• Store remote data locally if you plan to reuse it. DODS has a limited ability to cache remote data locally, the way a web browser does with web pages. However, this only works when you request the exact same subset. Thus, if you use different parts of the same remote data subset in multiple places in your script, you are actually requesting it multiple times over the network.

    To avoid this, request data once from the server, and then store it in local memory or on disk. In GrADS, you can do this using 'define' or 'set gxout fwrite'. For example:

      'set lat 22 52'
      'set lon 233 295'
      'set t 1 5'
      'define psfc = ps/100'
      'd psfc'

    Now you can use the variable 'psfc' as many times as you wish in your script without any additional network requests.

    Note to GrADS users: The 'define' command automatically loops through each time step in the dimension environment, so using 'define' may not always improve your performance if you are accessing time series at a single point. For example:

       'set lon -90'
      'set lat 40'
      'set lev 500'
      'set t 1 15'
      'define ztser = z'

    The above example will result in 15 separate requests for data from the server, one for each time. Each request will only obtain a single data value! If time is the only varying dimension, it is far better to display the data using the 'display' command (which doesn't automatically loop through time) or, if you're going to display the data more than once, use 'set gxout fwrite' to preserve a local copy.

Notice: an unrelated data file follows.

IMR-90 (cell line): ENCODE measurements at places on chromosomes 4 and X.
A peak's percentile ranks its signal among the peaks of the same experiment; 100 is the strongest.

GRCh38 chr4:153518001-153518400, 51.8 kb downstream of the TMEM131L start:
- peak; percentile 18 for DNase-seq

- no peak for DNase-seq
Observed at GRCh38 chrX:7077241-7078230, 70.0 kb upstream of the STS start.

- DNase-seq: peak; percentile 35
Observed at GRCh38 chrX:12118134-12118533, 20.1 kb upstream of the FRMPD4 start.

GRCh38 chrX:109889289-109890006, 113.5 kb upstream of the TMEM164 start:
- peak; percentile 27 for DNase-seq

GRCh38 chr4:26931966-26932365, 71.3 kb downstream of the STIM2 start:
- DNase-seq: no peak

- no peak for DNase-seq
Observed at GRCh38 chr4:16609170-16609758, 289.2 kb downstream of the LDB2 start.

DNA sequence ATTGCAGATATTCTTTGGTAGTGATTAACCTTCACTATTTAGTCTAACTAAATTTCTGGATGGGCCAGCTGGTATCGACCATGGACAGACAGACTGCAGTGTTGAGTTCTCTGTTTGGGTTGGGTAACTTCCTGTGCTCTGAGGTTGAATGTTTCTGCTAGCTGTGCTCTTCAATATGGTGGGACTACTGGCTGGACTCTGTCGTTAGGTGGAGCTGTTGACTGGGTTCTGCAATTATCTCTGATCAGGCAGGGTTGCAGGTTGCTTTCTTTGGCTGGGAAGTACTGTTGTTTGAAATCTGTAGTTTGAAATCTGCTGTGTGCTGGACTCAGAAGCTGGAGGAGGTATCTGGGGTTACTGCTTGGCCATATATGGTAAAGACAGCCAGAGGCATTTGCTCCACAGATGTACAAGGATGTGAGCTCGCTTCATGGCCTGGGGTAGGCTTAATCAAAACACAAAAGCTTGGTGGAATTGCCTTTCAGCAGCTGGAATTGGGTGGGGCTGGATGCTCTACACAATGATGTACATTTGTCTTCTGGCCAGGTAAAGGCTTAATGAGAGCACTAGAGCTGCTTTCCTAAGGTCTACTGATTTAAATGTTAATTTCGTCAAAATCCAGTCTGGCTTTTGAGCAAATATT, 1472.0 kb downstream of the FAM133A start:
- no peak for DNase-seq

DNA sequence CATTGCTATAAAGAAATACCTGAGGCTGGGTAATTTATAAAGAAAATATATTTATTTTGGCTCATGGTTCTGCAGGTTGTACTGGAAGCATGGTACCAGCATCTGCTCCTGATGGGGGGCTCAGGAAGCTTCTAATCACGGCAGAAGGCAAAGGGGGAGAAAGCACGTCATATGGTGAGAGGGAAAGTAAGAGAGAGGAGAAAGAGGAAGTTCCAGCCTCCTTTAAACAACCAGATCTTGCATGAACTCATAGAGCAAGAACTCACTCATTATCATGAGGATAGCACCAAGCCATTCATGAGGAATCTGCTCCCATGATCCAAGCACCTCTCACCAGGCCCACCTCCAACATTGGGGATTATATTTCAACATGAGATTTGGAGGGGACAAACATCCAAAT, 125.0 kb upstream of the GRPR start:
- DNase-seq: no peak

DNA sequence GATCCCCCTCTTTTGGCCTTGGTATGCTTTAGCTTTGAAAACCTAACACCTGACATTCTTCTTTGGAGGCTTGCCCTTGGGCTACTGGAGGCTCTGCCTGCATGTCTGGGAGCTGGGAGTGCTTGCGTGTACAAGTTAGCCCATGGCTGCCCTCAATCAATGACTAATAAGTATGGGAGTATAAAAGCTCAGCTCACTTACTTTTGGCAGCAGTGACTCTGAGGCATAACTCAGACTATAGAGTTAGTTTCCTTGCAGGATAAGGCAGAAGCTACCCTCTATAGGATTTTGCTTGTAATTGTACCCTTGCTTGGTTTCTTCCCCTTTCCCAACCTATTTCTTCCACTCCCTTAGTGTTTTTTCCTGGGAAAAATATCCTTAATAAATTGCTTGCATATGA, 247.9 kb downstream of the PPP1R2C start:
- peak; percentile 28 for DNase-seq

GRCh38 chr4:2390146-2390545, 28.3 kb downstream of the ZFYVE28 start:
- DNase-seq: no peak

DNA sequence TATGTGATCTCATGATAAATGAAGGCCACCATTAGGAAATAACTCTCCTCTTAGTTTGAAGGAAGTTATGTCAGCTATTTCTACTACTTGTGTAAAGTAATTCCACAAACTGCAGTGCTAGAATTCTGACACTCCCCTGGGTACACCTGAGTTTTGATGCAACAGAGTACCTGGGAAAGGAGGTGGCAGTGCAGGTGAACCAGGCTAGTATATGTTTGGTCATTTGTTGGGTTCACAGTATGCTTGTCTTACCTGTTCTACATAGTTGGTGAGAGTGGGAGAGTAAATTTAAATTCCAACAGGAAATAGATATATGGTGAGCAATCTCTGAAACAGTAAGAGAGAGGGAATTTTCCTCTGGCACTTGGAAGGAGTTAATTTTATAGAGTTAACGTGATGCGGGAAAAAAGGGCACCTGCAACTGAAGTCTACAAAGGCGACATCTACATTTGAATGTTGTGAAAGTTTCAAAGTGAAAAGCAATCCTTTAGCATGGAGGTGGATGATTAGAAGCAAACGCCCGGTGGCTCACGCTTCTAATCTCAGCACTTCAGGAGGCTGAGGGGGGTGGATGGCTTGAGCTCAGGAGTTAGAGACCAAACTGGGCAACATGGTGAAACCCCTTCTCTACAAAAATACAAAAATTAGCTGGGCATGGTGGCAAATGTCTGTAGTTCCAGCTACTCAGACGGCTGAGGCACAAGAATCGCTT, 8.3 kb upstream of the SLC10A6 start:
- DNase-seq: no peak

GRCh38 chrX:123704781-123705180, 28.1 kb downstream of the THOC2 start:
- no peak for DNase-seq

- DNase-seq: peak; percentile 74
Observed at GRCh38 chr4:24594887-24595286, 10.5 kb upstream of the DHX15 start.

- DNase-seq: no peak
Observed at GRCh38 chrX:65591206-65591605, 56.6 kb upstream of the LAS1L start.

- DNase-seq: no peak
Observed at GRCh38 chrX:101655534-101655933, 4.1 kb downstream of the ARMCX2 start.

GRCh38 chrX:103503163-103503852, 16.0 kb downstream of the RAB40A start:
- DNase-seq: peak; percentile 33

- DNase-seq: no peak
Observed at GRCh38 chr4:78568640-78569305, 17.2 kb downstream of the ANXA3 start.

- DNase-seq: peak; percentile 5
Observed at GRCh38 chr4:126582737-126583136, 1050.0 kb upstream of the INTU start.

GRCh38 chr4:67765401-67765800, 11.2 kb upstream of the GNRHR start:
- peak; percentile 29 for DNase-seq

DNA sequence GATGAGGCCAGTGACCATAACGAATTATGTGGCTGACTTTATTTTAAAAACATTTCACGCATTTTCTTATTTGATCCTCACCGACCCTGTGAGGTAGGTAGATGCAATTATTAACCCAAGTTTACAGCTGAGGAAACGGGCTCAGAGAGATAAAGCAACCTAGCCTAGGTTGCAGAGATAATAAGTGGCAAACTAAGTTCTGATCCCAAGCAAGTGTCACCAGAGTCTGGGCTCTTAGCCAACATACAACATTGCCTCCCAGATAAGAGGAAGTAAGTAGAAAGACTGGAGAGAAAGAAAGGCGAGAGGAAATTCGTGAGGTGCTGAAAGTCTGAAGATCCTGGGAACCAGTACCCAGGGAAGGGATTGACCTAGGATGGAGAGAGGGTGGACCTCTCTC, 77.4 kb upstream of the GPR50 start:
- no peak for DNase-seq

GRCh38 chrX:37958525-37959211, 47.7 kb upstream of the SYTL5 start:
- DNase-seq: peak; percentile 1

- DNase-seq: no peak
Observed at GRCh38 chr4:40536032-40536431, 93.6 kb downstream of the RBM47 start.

For a more complex example, take a look at the GrADS script, which uses 'define' and the 'set gxout fwrite' commands to draw a graphically detailed meteogram for any location in the forecast model domain.

  • Evaluate expressions on the server side when appropriate. It may save time and server resources to package your request into an analysis expression. A good rule of thumb is to use analysis expressions when the size of the result data set is smaller than the total size of the input data, e.g. when doing spatial or time averaging.

    For example, the following script example opens two separate MRF forecast data files and then uses the 'const' function to merge one variable from each of them to form one continuous time series:

      'set lat 0'
      'set lon 0'
      'set t 1 31'
      'define tt = const(t.1,0,-u) + const(t.2,0,-u)'
      'd tt'

    This second version of the script example creates the same continuous time series using an analysis expression. This script runs three times faster than the first version, and hits the server half as many times.

      baseurl    = ''
      datasets   = '{gfs.2002010800,gfs.2002010800b}'
      expression = '{const(t.1,0,-u)+const(t.2,0,-u)}'
      dimensions = '{0:0,0:0,1000:1000,00Z08JAN2002:00Z23JAN2002}'
      'sdfopen '%baseurl%datasets%expression%dimensions
      'set t 1 31'
      'define tt = result.1'
      'd tt'

    Note however, that there is an overhead on the server associated with each analysis expression. Thus, if the size of the expression output is the same as, or larger than, its inputs, it will be more efficient to retrieve the inputs first, and do the analysis locally.

  • Try to move data requests outside loops. If you are looping over a grid of data points, when possible you should retrieve the whole area you intend to use with a single request, and store it locally for use in the loop. Otherwise you will be making a new network request for each data point inside the loop, which can cause extremely slow performance.

back to table of contents